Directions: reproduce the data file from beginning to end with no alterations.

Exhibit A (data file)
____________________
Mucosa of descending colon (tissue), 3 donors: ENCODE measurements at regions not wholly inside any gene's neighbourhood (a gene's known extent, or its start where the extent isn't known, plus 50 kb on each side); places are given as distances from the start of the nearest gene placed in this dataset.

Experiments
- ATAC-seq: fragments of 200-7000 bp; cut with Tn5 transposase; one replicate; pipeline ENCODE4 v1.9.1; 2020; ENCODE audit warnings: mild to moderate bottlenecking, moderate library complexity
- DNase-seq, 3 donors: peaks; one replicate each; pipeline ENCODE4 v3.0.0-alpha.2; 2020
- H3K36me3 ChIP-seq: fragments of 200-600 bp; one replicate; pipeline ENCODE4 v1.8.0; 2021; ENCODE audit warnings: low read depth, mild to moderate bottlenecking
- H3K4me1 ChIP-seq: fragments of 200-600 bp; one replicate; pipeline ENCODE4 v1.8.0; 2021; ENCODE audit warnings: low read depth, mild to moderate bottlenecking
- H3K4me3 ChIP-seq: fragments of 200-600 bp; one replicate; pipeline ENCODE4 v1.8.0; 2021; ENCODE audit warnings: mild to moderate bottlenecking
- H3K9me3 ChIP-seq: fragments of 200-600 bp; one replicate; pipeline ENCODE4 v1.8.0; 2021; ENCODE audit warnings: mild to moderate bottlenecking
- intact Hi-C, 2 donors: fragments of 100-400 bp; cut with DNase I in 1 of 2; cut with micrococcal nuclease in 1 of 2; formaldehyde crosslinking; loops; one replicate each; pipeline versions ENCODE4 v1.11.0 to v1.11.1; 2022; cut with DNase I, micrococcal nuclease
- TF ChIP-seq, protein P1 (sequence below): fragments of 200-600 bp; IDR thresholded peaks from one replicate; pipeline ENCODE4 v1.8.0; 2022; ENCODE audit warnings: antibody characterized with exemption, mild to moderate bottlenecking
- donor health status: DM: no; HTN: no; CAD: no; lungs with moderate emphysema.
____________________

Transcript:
Mucosa of descending colon (tissue), 3 donors: ENCODE measurements at regions not wholly inside any gene's neighbourhood (a gene's known extent, or its start where the extent isn't known, plus 50 kb on each side); places are given as distances from the start of the nearest gene placed in this dataset.

Experiments
- ATAC-seq: fragments of 200-7000 bp; cut with Tn5 transposase; one replicate; pipeline ENCODE4 v1.9.1; 2020; ENCODE audit warnings: mild to moderate bottlenecking, moderate library complexity
- DNase-seq, 3 donors: peaks; one replicate each; pipeline ENCODE4 v3.0.0-alpha.2; 2020
- H3K36me3 ChIP-seq: fragments of 200-600 bp; one replicate; pipeline ENCODE4 v1.8.0; 2021; ENCODE audit warnings: low read depth, mild to moderate bottlenecking
- H3K4me1 ChIP-seq: fragments of 200-600 bp; one replicate; pipeline ENCODE4 v1.8.0; 2021; ENCODE audit warnings: low read depth, mild to moderate bottlenecking
- H3K4me3 ChIP-seq: fragments of 200-600 bp; one replicate; pipeline ENCODE4 v1.8.0; 2021; ENCODE audit warnings: mild to moderate bottlenecking
- H3K9me3 ChIP-seq: fragments of 200-600 bp; one replicate; pipeline ENCODE4 v1.8.0; 2021; ENCODE audit warnings: mild to moderate bottlenecking
- intact Hi-C, 2 donors: fragments of 100-400 bp; cut with DNase I in 1 of 2; cut with micrococcal nuclease in 1 of 2; formaldehyde crosslinking; loops; one replicate each; pipeline versions ENCODE4 v1.11.0 to v1.11.1; 2022; cut with DNase I, micrococcal nuclease
- TF ChIP-seq, protein P1 (sequence below): fragments of 200-600 bp; IDR thresholded peaks from one replicate; pipeline ENCODE4 v1.8.0; 2022; ENCODE audit warnings: antibody characterized with exemption, mild to moderate bottlenecking
- donor health status: DM: no; HTN: no; CAD: no; lungs with moderate emphysema.